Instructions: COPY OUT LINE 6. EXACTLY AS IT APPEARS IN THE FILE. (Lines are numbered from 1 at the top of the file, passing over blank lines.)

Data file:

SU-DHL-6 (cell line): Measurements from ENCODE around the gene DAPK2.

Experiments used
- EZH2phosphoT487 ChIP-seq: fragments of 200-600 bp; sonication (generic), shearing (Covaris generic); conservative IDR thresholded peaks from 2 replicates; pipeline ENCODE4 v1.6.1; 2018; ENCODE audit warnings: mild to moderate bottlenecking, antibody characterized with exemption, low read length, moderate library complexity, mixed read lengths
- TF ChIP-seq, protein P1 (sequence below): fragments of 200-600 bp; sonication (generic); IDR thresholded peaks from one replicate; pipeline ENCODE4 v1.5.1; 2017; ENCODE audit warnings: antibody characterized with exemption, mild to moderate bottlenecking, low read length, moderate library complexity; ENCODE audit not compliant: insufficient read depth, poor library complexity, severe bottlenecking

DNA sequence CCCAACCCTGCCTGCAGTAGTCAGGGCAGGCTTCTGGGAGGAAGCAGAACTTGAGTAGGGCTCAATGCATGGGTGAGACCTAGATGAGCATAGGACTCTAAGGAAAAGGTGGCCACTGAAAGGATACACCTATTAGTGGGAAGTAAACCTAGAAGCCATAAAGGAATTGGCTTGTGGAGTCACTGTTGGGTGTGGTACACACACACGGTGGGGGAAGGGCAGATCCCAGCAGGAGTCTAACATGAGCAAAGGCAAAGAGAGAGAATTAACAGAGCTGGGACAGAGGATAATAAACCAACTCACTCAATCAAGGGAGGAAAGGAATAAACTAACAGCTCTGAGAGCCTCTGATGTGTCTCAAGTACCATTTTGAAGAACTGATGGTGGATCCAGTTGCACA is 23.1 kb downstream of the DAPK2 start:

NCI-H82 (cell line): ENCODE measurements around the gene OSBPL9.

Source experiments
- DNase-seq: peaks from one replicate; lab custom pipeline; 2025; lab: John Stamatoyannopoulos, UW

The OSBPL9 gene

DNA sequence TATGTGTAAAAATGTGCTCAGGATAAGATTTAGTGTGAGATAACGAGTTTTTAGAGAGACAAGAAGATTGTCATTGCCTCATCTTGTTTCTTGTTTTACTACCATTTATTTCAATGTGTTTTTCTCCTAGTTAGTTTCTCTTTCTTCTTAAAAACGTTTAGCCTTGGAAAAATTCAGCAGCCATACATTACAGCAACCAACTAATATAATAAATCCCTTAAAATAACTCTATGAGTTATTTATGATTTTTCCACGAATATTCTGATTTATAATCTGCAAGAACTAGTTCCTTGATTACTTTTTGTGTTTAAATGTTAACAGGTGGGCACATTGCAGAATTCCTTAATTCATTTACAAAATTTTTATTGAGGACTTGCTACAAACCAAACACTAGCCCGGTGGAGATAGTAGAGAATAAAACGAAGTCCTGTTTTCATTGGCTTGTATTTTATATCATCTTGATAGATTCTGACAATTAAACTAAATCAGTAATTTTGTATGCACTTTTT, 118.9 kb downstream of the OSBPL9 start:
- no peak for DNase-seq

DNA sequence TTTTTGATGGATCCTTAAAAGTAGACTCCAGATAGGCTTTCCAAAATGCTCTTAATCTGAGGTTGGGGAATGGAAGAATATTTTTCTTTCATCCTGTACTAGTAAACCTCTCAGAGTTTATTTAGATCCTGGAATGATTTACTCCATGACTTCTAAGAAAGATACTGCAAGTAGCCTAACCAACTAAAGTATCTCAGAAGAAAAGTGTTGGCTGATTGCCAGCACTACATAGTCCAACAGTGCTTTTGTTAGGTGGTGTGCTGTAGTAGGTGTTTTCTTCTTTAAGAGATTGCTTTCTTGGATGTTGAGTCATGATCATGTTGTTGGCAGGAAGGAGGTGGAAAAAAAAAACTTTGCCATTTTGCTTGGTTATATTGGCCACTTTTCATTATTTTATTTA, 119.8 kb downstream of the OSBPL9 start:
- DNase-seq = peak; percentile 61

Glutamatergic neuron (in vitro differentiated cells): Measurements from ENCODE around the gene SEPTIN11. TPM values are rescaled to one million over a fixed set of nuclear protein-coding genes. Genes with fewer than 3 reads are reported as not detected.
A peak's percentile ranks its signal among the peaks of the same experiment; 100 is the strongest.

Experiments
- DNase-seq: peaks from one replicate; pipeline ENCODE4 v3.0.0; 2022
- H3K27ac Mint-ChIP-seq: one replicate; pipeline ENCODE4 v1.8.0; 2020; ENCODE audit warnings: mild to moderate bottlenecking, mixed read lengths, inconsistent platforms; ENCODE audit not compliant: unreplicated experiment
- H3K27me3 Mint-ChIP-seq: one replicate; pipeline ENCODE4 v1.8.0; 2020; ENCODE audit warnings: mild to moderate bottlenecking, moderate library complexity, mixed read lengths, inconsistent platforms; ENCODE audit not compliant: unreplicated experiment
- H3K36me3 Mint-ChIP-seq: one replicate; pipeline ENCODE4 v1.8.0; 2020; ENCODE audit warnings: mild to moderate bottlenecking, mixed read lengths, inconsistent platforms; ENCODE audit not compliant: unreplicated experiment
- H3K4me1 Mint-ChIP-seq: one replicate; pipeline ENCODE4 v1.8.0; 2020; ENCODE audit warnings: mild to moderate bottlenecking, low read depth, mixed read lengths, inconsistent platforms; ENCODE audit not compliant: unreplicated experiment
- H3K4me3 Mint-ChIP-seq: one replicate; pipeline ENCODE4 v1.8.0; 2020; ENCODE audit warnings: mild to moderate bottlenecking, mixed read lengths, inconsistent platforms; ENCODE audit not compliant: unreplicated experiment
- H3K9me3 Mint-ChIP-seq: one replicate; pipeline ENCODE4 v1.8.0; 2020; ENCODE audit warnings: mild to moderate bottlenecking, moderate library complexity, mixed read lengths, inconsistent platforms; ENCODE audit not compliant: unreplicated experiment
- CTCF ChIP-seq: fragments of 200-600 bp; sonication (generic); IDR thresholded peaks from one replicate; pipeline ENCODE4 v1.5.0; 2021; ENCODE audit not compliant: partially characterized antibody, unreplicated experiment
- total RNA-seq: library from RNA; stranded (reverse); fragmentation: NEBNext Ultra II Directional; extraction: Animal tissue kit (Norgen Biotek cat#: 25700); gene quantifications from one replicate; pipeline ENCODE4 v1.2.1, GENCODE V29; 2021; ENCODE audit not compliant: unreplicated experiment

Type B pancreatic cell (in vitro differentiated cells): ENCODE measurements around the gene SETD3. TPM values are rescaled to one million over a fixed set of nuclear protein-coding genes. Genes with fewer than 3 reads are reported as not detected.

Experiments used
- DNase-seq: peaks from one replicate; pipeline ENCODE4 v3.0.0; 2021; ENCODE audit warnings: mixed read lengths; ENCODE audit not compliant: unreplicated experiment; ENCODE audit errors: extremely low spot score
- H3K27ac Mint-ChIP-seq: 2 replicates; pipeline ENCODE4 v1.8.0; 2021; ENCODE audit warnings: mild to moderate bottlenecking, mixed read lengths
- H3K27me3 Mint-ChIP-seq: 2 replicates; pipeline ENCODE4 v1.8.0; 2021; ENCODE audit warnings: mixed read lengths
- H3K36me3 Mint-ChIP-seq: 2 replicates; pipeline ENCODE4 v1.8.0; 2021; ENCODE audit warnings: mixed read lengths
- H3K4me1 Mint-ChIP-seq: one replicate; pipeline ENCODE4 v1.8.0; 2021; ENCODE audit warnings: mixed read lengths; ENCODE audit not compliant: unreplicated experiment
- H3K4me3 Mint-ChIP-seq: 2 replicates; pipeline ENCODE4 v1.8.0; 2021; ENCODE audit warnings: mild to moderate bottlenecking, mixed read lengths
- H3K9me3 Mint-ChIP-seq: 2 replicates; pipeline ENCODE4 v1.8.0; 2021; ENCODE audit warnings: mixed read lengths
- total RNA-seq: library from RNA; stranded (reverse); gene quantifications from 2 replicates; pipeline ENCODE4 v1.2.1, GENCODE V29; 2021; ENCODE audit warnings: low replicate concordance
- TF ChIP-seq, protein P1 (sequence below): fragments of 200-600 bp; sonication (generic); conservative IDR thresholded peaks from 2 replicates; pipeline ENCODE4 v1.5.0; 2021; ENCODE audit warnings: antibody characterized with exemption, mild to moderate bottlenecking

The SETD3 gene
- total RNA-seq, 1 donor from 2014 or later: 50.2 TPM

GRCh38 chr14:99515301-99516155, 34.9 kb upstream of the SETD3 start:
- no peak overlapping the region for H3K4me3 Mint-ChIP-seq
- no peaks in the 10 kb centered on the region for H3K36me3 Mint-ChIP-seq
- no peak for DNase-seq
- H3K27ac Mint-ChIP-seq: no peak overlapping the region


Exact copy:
NCI-H82 (cell line): ENCODE measurements around the gene OSBPL9.